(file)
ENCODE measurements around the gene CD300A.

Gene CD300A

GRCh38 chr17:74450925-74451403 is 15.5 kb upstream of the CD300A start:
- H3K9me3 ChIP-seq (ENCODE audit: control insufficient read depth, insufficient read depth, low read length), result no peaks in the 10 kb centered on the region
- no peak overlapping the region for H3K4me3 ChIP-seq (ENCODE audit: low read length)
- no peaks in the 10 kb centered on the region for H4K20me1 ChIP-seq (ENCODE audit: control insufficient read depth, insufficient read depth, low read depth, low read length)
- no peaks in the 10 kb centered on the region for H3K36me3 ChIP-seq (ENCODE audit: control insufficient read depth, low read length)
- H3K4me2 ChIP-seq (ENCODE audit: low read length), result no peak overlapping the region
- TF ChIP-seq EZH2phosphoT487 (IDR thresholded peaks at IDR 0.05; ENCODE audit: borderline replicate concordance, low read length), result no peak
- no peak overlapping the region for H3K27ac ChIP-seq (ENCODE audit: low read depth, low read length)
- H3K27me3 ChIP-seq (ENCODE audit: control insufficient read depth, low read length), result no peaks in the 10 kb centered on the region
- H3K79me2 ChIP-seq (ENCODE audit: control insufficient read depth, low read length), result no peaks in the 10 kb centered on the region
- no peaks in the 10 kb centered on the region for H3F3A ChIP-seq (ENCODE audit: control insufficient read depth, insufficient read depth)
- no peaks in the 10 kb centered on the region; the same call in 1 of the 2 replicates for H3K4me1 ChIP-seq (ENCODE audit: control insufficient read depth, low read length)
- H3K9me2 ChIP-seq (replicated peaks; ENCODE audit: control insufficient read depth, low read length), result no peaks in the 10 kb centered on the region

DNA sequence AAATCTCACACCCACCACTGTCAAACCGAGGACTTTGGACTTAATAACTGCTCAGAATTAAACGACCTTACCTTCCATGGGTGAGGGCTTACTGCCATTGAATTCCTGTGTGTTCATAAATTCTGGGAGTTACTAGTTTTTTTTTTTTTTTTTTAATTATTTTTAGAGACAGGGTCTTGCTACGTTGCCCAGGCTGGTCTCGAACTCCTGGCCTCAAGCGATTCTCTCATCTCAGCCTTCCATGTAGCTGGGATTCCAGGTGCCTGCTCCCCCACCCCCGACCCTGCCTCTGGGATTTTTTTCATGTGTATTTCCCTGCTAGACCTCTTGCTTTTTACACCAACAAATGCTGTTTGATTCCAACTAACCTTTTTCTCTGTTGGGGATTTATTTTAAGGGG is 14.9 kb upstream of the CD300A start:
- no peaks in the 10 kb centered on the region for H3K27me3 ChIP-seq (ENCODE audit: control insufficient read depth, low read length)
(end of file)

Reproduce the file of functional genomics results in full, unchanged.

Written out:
ENCODE measurements around the gene CD300A.

Gene CD300A

GRCh38 chr17:74450925-74451403 is 15.5 kb upstream of the CD300A start:
- H3K9me3 ChIP-seq (ENCODE audit: control insufficient read depth, insufficient read depth, low read length), result no peaks in the 10 kb centered on the region
- no peak overlapping the region for H3K4me3 ChIP-seq (ENCODE audit: low read length)
- no peaks in the 10 kb centered on the region for H4K20me1 ChIP-seq (ENCODE audit: control insufficient read depth, insufficient read depth, low read depth, low read length)
- no peaks in the 10 kb centered on the region for H3K36me3 ChIP-seq (ENCODE audit: control insufficient read depth, low read length)
- H3K4me2 ChIP-seq (ENCODE audit: low read length), result no peak overlapping the region
- TF ChIP-seq EZH2phosphoT487 (IDR thresholded peaks at IDR 0.05; ENCODE audit: borderline replicate concordance, low read length), result no peak
- no peak overlapping the region for H3K27ac ChIP-seq (ENCODE audit: low read depth, low read length)
- H3K27me3 ChIP-seq (ENCODE audit: control insufficient read depth, low read length), result no peaks in the 10 kb centered on the region
- H3K79me2 ChIP-seq (ENCODE audit: control insufficient read depth, low read length), result no peaks in the 10 kb centered on the region
- no peaks in the 10 kb centered on the region for H3F3A ChIP-seq (ENCODE audit: control insufficient read depth, insufficient read depth)
- no peaks in the 10 kb centered on the region; the same call in 1 of the 2 replicates for H3K4me1 ChIP-seq (ENCODE audit: control insufficient read depth, low read length)
- H3K9me2 ChIP-seq (replicated peaks; ENCODE audit: control insufficient read depth, low read length), result no peaks in the 10 kb centered on the region

DNA sequence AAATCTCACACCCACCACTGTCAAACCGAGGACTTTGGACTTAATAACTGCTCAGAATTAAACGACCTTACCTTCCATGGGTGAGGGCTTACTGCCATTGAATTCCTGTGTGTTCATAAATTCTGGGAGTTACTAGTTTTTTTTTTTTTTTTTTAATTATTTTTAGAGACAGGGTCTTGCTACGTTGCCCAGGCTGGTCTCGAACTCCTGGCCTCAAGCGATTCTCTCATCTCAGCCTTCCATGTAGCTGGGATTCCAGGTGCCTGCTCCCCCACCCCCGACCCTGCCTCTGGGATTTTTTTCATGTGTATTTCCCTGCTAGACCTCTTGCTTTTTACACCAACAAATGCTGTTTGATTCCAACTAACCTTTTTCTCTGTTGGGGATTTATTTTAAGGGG is 14.9 kb upstream of the CD300A start:
- no peaks in the 10 kb centered on the region for H3K27me3 ChIP-seq (ENCODE audit: control insufficient read depth, low read length)